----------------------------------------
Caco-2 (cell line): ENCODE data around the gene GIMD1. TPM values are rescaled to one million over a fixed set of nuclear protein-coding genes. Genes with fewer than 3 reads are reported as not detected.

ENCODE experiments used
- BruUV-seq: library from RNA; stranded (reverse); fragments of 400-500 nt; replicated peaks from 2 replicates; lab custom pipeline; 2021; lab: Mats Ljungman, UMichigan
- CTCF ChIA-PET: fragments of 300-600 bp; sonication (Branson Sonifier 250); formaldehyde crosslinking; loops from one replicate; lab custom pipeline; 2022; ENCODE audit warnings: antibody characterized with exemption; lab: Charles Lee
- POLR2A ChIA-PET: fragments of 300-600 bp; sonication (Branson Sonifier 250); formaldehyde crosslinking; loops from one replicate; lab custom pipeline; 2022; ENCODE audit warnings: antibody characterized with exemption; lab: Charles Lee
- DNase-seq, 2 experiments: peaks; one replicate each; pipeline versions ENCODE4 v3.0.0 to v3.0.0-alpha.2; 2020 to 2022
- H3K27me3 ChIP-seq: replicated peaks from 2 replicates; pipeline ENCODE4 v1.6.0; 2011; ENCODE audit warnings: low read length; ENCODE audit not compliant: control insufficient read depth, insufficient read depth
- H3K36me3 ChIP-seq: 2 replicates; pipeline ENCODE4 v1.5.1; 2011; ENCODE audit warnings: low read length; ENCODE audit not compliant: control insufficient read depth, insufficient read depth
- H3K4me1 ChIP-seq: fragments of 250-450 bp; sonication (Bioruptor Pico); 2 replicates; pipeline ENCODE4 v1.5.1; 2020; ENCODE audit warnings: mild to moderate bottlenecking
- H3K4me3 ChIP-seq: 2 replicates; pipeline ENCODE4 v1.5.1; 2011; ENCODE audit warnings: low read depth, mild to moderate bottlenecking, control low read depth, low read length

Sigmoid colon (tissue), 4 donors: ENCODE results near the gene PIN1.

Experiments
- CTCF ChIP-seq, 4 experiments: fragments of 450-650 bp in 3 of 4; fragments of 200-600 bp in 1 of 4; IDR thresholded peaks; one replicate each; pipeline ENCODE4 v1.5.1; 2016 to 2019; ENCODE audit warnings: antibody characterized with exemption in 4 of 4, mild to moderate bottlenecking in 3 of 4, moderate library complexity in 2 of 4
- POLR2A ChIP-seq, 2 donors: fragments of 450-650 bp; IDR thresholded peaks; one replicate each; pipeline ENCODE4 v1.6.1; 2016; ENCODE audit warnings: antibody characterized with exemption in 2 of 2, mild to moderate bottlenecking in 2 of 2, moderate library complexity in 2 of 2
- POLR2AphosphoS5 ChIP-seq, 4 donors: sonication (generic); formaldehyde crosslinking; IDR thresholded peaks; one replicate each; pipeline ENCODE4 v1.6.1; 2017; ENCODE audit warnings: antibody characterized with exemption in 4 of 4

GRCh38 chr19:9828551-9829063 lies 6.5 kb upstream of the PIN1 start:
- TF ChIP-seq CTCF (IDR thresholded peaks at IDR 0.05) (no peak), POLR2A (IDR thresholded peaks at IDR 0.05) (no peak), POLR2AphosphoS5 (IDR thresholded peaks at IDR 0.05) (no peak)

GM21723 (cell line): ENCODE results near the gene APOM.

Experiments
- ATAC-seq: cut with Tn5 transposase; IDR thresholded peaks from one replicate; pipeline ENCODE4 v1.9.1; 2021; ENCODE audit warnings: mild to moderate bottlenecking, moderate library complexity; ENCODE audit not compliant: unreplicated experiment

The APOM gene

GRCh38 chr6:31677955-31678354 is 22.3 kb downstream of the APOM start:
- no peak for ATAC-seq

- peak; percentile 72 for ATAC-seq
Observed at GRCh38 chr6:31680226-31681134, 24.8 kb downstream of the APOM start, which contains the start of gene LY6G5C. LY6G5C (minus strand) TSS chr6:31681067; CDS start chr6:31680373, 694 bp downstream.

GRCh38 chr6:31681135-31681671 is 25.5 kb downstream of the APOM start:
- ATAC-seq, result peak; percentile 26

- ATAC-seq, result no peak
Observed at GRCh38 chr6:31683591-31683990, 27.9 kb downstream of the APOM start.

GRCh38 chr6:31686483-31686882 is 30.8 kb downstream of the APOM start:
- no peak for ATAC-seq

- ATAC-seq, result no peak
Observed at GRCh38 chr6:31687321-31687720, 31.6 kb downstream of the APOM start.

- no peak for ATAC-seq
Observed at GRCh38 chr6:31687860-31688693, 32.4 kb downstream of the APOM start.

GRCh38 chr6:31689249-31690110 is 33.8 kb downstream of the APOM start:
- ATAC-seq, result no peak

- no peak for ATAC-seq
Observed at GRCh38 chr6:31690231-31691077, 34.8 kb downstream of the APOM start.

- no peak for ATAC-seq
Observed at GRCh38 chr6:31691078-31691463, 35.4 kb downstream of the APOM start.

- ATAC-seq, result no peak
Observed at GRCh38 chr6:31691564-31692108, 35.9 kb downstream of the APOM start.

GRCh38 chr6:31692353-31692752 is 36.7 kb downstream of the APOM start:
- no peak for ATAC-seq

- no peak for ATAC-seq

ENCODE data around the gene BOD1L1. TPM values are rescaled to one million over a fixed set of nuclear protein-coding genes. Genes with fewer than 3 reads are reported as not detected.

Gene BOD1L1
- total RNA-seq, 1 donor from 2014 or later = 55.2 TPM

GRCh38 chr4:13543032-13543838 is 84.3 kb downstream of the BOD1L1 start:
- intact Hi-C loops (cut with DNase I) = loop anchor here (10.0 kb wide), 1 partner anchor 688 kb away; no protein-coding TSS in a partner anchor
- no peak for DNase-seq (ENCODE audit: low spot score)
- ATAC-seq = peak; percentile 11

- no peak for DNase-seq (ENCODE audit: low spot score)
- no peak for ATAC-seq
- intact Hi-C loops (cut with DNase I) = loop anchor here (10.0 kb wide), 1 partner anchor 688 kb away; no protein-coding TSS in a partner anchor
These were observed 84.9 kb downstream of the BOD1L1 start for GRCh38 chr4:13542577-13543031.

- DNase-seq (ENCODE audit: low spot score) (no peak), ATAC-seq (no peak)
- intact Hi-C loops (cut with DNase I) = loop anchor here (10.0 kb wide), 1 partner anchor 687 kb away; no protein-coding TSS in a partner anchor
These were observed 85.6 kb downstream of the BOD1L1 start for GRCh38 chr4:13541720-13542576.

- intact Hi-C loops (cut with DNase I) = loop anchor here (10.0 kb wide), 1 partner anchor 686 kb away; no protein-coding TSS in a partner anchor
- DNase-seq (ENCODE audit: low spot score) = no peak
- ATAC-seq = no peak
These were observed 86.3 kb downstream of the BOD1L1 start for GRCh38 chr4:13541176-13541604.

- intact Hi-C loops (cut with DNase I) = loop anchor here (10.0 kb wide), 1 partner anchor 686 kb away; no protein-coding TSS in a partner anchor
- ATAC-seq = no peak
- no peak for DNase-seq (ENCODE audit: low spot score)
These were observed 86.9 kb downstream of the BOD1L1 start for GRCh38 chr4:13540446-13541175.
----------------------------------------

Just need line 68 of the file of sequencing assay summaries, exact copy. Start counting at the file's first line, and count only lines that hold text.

These were observed 86.9 kb downstream of the BOD1L1 start for GRCh38 chr4:13540446-13541175.